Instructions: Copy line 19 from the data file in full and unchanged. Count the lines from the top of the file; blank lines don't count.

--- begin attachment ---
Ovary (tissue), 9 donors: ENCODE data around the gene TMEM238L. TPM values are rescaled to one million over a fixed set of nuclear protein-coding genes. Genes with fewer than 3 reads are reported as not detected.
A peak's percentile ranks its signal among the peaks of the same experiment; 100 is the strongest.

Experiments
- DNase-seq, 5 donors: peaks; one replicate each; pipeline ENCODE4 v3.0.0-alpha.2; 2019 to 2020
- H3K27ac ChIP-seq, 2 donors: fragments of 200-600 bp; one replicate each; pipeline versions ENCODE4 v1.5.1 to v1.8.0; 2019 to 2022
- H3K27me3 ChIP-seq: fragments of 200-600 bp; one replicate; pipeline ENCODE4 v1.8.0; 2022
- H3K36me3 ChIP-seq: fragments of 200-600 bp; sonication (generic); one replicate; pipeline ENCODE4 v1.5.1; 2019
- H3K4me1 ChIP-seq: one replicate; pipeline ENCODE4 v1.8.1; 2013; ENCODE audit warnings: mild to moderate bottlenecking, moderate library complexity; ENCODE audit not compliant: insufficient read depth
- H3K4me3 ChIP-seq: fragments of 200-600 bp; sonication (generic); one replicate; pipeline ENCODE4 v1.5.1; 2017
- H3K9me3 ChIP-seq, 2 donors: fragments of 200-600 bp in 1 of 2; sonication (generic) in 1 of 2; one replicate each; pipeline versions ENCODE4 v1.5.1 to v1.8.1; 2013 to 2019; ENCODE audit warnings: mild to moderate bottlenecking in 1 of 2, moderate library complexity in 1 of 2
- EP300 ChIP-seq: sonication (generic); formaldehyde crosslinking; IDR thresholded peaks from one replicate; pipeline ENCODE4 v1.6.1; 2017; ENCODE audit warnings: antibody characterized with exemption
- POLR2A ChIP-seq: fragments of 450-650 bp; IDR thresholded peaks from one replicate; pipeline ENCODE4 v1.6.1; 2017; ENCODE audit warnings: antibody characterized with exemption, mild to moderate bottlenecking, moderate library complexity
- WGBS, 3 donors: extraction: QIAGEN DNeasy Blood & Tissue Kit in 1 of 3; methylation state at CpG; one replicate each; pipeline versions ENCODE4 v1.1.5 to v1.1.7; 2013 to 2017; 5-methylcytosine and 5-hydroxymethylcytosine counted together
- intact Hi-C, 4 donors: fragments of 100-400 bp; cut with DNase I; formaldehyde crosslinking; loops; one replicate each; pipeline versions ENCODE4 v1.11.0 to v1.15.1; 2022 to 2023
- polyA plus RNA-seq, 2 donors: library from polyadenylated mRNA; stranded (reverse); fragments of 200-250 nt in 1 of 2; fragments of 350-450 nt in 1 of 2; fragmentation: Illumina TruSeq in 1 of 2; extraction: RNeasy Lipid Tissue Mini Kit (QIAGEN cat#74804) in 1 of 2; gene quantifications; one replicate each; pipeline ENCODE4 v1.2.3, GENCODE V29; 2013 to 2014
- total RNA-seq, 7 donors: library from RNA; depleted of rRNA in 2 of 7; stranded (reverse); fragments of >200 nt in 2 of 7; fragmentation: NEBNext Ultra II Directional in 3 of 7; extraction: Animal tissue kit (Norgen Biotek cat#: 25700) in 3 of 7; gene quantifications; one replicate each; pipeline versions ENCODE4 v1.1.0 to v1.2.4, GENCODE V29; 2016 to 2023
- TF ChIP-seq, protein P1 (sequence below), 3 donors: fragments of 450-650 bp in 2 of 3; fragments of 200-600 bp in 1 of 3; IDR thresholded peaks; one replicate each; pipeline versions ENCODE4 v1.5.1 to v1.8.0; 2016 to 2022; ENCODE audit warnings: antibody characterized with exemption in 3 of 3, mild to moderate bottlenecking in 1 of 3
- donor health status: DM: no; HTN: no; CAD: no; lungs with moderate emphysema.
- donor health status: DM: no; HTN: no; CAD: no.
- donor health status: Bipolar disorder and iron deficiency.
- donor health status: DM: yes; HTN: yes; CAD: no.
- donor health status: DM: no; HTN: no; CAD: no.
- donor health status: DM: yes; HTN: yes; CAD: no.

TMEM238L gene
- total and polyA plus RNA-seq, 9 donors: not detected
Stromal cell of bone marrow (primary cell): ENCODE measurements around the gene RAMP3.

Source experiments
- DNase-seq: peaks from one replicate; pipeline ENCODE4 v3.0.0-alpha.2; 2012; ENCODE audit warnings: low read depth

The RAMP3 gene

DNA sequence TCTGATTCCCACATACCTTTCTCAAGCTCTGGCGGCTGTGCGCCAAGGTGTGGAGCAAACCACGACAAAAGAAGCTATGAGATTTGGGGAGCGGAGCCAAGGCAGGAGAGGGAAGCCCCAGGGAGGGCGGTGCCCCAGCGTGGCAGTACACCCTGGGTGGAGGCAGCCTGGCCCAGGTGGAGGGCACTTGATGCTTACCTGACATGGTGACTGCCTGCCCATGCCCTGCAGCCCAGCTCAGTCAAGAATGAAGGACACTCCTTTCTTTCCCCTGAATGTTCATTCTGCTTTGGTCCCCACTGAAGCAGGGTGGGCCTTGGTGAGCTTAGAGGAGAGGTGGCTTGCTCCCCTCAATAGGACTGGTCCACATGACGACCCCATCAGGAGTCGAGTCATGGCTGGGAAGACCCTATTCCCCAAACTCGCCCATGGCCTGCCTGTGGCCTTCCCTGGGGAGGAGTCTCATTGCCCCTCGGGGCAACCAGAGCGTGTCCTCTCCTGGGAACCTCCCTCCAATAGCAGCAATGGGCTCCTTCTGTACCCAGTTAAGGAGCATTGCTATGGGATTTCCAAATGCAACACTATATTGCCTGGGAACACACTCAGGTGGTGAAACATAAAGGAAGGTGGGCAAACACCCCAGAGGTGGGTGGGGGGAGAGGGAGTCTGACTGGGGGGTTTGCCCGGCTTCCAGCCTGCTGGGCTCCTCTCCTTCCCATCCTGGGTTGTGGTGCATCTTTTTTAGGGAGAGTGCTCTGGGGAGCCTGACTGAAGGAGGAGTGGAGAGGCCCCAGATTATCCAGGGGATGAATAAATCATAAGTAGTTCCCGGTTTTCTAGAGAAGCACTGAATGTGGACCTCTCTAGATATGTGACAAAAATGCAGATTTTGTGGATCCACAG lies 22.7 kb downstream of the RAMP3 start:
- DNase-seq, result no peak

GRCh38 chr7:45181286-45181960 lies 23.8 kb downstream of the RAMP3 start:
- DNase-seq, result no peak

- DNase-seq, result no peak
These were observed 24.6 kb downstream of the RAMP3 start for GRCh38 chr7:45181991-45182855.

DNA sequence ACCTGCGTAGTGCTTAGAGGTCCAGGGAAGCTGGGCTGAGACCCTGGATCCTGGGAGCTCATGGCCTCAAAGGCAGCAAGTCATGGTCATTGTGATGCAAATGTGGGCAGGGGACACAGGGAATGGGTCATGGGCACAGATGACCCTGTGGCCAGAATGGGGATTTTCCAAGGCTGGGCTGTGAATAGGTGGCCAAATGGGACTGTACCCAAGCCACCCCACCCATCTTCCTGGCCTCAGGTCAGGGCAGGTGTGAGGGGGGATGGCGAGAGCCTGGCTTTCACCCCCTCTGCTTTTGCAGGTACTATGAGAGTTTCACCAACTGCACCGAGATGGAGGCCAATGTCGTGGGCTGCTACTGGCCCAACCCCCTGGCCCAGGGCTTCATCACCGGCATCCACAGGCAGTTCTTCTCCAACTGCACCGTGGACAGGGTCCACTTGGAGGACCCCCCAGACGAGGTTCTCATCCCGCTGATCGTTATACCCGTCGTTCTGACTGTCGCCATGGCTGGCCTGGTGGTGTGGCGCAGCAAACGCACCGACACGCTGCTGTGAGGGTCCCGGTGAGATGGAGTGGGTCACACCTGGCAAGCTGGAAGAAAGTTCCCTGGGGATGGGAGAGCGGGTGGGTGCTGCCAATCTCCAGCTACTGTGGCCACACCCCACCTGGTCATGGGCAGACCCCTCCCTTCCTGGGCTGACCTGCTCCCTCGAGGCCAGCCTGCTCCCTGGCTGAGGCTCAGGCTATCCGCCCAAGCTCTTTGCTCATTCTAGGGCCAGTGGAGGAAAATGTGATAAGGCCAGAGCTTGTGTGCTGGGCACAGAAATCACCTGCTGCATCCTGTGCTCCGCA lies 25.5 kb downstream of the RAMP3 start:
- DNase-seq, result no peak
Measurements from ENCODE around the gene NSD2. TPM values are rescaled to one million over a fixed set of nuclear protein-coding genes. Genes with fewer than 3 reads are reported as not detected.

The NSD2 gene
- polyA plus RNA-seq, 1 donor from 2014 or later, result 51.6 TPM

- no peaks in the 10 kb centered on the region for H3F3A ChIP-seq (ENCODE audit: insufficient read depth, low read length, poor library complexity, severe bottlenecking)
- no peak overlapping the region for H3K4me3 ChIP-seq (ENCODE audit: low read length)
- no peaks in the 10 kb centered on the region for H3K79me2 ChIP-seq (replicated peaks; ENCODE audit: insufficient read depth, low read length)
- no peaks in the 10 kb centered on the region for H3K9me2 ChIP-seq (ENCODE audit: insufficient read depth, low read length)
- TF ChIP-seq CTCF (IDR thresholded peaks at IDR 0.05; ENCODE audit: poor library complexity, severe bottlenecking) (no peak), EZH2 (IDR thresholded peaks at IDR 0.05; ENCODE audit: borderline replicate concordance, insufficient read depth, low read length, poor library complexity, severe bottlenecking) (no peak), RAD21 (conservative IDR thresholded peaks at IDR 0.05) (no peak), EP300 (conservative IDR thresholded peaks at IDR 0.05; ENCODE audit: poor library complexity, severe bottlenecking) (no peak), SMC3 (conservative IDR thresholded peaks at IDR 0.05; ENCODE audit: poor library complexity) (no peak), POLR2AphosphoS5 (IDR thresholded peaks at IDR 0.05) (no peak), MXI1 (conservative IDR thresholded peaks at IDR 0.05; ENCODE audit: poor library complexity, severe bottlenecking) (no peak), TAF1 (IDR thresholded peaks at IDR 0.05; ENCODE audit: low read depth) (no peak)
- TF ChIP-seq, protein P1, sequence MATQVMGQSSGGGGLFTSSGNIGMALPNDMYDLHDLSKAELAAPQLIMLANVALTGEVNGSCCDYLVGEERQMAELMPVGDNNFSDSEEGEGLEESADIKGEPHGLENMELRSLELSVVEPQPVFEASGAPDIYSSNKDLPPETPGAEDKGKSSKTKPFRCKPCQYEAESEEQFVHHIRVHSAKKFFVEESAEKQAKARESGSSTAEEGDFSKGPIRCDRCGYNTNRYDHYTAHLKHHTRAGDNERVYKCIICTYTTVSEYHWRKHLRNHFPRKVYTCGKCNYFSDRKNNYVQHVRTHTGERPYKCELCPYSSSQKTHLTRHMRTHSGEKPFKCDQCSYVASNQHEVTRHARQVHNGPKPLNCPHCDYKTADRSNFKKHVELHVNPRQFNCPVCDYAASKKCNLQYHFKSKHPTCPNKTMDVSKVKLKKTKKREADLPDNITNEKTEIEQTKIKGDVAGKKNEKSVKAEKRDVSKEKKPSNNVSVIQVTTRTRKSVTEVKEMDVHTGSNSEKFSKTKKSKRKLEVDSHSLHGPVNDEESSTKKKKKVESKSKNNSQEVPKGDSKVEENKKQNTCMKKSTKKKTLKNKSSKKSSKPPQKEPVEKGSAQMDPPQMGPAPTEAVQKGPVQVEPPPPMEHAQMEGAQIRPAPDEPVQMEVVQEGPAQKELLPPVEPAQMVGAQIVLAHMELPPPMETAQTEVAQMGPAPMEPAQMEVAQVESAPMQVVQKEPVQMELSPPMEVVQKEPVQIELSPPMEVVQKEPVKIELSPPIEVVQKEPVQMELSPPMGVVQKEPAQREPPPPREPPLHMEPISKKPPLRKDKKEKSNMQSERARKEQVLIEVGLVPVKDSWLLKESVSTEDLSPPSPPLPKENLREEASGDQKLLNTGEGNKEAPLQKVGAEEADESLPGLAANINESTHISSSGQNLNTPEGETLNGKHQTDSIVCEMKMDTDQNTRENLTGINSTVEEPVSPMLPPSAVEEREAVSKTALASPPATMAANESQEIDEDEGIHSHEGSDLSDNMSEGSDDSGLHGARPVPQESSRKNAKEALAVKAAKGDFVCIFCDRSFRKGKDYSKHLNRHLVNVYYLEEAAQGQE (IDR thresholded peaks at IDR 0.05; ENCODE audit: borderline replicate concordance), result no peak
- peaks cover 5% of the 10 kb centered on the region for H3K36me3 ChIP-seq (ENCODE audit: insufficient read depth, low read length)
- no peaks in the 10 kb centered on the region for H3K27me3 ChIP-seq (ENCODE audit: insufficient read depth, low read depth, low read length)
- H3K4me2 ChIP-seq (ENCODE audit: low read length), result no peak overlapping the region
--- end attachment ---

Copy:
- donor health status: DM: no; HTN: no; CAD: no.